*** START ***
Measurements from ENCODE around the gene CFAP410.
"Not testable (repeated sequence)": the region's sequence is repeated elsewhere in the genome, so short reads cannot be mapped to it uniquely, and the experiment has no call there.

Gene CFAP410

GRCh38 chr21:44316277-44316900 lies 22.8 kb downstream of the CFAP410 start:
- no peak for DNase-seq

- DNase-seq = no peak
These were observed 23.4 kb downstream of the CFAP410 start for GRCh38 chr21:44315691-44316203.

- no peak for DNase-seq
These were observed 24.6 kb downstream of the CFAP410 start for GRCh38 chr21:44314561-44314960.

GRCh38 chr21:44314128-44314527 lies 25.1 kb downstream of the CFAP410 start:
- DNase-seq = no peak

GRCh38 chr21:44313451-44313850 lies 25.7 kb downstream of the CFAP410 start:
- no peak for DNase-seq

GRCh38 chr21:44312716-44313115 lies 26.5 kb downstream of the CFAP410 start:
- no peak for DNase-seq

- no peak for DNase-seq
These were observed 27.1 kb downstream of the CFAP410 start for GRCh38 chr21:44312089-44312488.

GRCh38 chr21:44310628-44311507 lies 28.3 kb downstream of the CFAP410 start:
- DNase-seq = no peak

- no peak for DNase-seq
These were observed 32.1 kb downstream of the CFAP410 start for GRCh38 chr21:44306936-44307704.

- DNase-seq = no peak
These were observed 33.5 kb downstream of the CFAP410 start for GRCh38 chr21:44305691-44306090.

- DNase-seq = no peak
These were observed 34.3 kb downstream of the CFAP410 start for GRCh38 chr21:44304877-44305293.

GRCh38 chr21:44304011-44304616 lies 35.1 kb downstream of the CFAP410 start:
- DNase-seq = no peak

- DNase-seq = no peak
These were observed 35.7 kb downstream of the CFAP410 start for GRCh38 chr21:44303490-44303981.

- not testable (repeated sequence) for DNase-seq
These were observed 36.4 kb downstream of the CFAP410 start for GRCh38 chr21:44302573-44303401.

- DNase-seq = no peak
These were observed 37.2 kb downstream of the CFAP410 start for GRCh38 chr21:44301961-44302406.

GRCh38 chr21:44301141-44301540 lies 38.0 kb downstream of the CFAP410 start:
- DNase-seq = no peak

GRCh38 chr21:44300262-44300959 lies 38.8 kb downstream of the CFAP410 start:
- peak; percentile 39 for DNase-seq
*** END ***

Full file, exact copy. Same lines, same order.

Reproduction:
Measurements from ENCODE around the gene CFAP410.
"Not testable (repeated sequence)": the region's sequence is repeated elsewhere in the genome, so short reads cannot be mapped to it uniquely, and the experiment has no call there.

Gene CFAP410

GRCh38 chr21:44316277-44316900 lies 22.8 kb downstream of the CFAP410 start:
- no peak for DNase-seq

- DNase-seq = no peak
These were observed 23.4 kb downstream of the CFAP410 start for GRCh38 chr21:44315691-44316203.

- no peak for DNase-seq
These were observed 24.6 kb downstream of the CFAP410 start for GRCh38 chr21:44314561-44314960.

GRCh38 chr21:44314128-44314527 lies 25.1 kb downstream of the CFAP410 start:
- DNase-seq = no peak

GRCh38 chr21:44313451-44313850 lies 25.7 kb downstream of the CFAP410 start:
- no peak for DNase-seq

GRCh38 chr21:44312716-44313115 lies 26.5 kb downstream of the CFAP410 start:
- no peak for DNase-seq

- no peak for DNase-seq
These were observed 27.1 kb downstream of the CFAP410 start for GRCh38 chr21:44312089-44312488.

GRCh38 chr21:44310628-44311507 lies 28.3 kb downstream of the CFAP410 start:
- DNase-seq = no peak

- no peak for DNase-seq
These were observed 32.1 kb downstream of the CFAP410 start for GRCh38 chr21:44306936-44307704.

- DNase-seq = no peak
These were observed 33.5 kb downstream of the CFAP410 start for GRCh38 chr21:44305691-44306090.

- DNase-seq = no peak
These were observed 34.3 kb downstream of the CFAP410 start for GRCh38 chr21:44304877-44305293.

GRCh38 chr21:44304011-44304616 lies 35.1 kb downstream of the CFAP410 start:
- DNase-seq = no peak

- DNase-seq = no peak
These were observed 35.7 kb downstream of the CFAP410 start for GRCh38 chr21:44303490-44303981.

- not testable (repeated sequence) for DNase-seq
These were observed 36.4 kb downstream of the CFAP410 start for GRCh38 chr21:44302573-44303401.

- DNase-seq = no peak
These were observed 37.2 kb downstream of the CFAP410 start for GRCh38 chr21:44301961-44302406.

GRCh38 chr21:44301141-44301540 lies 38.0 kb downstream of the CFAP410 start:
- DNase-seq = no peak

GRCh38 chr21:44300262-44300959 lies 38.8 kb downstream of the CFAP410 start:
- peak; percentile 39 for DNase-seq